|Review by Stefan Blitz|
Indulge me for a moment or two. During the summer of 1977 I watched Star Wars for the first time in the theater sitting next to my father.
In 1980, my father acquired a bootleg video cassette of Star Wars (two years before the actual VHS commercial release).
On May 21st, 1980 and again on May 25th, 1983 I saw The Empire Strikes Back and Return of The Jedi on their opening days.
For those too young to experience it, it’s hard to explain the cultural significance that Star Wars represented on popular culture during the release of the original trilogy.
Then at midnight on May 29th, 1999, I excitedly waited for the Lucasfilm logo to launch the beginning of the prequel trilogy’s first installment, Episode I – The Phantom Menace.
By 12:15 am I was disappointed and by the time the film ended I tried to rationalize to myself that it wasn’t that bad; especially knowing that I had tickets to see it again the following afternoon. That experience was the closest thing to cinematic torture. I was bored, frustrated and by the end of my second viewing felt like it might be time to walk away.
Episodes II and III were slightly better. But “better” than bad, doesn’t necessarily mean “good”.
When Disney purchased Lucasfilm and announced Episode VII, I was intrigued, mostly by the participation of the original cast. The first trailer with the appearance of the Millennium Falcon and the second, with Han Solo and Chewbacca aboard the ship, and Han grumbling, “Chewie, we’re home” actually made me feel surprisingly emotional. Like seeing old friends that you never expected to see again, and learning that if nothing else, they’re OK.
Despite cautious optimism, the more I saw of the new film, the more excited I became to see it. And this morning, I had the privilege.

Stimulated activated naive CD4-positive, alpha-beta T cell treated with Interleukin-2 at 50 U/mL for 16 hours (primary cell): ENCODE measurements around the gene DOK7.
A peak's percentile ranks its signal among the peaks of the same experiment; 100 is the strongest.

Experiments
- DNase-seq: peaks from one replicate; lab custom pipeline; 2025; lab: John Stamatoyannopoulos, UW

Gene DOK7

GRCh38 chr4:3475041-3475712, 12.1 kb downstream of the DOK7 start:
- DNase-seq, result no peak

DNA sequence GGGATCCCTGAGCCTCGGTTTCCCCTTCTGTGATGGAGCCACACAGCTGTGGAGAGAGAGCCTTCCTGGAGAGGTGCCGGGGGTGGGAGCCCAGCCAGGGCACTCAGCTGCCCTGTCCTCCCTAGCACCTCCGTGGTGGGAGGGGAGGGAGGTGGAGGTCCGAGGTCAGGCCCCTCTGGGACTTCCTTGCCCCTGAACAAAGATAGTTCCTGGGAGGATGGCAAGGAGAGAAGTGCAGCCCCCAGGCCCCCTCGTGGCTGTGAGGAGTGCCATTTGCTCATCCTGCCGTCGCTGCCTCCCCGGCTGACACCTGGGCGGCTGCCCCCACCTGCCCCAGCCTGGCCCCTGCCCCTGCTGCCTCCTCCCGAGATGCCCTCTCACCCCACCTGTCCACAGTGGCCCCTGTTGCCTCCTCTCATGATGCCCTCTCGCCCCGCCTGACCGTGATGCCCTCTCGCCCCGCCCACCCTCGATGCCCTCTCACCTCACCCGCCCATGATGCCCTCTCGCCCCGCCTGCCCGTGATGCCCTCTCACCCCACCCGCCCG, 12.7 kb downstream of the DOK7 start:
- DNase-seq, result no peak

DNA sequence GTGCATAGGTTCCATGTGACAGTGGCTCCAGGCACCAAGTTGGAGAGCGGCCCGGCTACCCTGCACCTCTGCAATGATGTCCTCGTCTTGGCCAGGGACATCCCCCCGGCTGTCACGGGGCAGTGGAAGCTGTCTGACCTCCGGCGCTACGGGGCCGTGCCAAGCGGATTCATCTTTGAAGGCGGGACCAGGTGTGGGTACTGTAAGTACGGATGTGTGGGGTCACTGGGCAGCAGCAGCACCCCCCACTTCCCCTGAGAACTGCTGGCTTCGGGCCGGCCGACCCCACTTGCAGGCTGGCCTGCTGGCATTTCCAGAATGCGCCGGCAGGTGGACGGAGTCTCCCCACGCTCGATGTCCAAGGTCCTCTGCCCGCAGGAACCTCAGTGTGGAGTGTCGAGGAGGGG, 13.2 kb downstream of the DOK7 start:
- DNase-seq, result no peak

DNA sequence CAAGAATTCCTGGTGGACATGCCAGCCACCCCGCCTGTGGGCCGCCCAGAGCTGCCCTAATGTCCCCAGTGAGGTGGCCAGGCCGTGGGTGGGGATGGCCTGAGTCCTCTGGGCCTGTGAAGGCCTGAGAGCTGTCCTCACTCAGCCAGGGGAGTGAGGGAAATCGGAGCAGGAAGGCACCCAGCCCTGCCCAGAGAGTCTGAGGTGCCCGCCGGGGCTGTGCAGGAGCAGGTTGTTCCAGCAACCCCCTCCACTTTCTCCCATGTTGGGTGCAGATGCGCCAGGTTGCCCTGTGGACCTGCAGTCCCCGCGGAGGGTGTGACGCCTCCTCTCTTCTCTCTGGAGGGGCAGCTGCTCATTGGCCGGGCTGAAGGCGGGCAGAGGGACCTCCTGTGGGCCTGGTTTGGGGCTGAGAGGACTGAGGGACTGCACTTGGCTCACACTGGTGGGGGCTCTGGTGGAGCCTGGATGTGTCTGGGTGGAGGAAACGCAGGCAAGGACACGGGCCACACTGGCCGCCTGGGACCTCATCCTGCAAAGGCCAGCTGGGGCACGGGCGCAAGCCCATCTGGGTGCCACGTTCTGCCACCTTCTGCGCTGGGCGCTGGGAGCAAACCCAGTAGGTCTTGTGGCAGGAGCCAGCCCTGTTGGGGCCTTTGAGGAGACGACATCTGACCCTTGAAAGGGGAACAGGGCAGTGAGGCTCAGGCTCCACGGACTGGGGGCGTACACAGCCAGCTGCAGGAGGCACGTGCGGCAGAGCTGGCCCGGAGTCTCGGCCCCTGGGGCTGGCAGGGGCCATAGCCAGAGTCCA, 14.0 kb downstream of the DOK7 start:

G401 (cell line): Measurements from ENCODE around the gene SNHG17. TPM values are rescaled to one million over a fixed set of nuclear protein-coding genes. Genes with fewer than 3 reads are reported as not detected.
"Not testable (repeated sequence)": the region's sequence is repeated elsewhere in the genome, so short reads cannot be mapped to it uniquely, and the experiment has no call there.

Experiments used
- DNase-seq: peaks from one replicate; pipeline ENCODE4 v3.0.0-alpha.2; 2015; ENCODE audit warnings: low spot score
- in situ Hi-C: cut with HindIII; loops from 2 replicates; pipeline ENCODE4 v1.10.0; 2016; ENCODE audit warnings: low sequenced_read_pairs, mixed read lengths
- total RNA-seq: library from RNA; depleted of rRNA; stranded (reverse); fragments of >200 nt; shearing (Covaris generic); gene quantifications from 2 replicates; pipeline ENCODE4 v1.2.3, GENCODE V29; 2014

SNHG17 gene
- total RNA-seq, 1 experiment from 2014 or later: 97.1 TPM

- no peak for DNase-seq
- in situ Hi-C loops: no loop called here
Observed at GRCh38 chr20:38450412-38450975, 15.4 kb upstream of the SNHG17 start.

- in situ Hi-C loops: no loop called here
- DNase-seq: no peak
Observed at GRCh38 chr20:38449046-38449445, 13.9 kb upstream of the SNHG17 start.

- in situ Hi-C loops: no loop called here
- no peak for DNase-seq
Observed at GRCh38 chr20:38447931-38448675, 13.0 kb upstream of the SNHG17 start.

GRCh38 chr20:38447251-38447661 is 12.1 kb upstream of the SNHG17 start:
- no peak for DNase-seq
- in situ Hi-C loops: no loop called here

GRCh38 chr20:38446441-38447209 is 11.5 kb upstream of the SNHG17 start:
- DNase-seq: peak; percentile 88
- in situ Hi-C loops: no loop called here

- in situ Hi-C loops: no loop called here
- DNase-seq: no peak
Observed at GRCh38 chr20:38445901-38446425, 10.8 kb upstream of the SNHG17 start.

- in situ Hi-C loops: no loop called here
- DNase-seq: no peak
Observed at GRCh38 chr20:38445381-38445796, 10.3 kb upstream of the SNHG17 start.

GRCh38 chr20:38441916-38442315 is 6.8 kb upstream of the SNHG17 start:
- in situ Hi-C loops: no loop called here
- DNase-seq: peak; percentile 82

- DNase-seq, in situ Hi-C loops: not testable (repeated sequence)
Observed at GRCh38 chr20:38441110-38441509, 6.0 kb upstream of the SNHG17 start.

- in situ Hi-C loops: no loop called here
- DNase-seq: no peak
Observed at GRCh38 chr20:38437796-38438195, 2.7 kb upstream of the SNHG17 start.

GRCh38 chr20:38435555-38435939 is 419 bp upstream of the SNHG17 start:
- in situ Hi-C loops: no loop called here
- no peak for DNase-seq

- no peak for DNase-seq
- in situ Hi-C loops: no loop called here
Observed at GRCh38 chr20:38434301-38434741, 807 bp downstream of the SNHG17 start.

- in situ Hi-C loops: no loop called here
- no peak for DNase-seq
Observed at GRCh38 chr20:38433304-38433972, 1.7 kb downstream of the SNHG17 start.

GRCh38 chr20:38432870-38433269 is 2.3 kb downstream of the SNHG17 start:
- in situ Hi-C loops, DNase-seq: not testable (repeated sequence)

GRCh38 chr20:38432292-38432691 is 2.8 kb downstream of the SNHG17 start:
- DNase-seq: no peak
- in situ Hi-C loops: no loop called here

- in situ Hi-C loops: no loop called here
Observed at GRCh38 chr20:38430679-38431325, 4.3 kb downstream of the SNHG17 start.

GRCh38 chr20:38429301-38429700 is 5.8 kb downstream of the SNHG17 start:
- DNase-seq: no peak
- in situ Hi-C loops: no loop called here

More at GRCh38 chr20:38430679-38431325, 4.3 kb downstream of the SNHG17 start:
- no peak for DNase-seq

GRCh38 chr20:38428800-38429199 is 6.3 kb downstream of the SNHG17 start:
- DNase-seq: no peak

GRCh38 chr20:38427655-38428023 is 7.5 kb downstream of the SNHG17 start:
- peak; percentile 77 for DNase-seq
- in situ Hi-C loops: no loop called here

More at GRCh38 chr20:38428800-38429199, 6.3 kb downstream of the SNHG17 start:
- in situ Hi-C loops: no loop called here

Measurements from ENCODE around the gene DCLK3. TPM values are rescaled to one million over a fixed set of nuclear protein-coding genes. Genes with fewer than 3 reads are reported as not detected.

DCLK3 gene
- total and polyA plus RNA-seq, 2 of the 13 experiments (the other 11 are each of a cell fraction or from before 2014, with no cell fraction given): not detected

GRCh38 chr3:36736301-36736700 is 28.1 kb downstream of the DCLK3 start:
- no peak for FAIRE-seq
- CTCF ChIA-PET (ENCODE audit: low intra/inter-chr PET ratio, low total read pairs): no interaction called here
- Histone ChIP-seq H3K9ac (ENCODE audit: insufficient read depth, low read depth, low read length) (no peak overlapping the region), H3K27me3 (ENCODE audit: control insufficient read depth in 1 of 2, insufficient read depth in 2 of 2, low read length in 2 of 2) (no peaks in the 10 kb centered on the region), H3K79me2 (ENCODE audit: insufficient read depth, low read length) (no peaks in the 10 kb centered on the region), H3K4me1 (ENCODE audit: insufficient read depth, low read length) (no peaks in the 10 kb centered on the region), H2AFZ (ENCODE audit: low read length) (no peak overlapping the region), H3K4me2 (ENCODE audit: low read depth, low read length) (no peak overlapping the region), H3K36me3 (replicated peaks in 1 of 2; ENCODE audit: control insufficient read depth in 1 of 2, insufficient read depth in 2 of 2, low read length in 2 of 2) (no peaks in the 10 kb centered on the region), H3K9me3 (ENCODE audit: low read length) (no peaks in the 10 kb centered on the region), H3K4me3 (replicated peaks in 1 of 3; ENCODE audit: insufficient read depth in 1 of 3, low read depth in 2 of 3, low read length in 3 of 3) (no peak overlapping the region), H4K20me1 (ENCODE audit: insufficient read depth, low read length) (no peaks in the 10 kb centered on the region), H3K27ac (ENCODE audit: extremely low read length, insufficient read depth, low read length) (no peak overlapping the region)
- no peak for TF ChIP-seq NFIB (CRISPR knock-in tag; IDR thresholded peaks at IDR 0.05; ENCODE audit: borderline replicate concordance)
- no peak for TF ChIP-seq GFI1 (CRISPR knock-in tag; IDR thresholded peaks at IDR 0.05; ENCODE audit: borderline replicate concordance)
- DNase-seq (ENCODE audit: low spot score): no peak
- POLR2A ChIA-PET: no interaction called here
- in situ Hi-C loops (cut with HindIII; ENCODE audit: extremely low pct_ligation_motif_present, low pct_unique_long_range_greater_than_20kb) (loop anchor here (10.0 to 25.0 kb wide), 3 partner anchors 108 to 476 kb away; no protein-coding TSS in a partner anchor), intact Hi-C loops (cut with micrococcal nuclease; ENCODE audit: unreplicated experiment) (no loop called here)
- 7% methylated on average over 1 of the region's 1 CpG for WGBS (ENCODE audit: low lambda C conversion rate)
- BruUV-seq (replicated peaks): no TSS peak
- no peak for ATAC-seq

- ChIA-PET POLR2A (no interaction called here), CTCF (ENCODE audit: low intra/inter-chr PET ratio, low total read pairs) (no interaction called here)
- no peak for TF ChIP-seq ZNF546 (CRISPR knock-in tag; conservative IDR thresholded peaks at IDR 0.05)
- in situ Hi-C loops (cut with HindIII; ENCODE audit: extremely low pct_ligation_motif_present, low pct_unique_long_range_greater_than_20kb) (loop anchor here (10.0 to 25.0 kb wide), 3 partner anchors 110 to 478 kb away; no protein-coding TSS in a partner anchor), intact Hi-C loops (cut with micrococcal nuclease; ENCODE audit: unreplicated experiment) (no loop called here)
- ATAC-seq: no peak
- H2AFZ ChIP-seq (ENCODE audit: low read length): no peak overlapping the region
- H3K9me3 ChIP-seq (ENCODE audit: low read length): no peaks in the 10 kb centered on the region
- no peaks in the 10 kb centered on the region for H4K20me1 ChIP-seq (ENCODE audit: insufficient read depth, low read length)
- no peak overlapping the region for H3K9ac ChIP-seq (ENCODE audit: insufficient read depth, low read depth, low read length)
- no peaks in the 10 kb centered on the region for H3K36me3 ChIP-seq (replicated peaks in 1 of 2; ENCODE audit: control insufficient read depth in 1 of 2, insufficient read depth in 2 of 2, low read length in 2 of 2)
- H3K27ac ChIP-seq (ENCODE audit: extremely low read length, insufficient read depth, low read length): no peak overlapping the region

It might not have the Fox fanfare, but the second John Williams’ iconic theme exploded and the scroll began, I felt six years old again.
I’ve decided that the first sentence of the opening crawl is as far as I want to go in terms of spoilers. If you grew up with the franchise, you won’t be disappointed. The film doesn’t take a lot of risks, and in many ways emulates Joseph Campbell’s Heroes Journey that was the template of the first film, but at the same time, captures the edge and tone that director Irvin Kershner brought to Empire.
And while the film is entirely satisfactory, I was pleasantly surprised that it didn’t answer all of the questions it asked. The cast is truly amazing and the returning players give their all. Ford’s return performance as Han Solo might bring a deserved Oscar nomination.
Effects are top notch, with the majority of them executed practically. John Williams once again is the emotional core and his score is beautiful.
Unlike the prequels, The Force Awakens is an extension of the original trilogy that fans fell in love with, as well as being a well crafted and engaging soft reboot for new viewers.
May The Force Be With Us.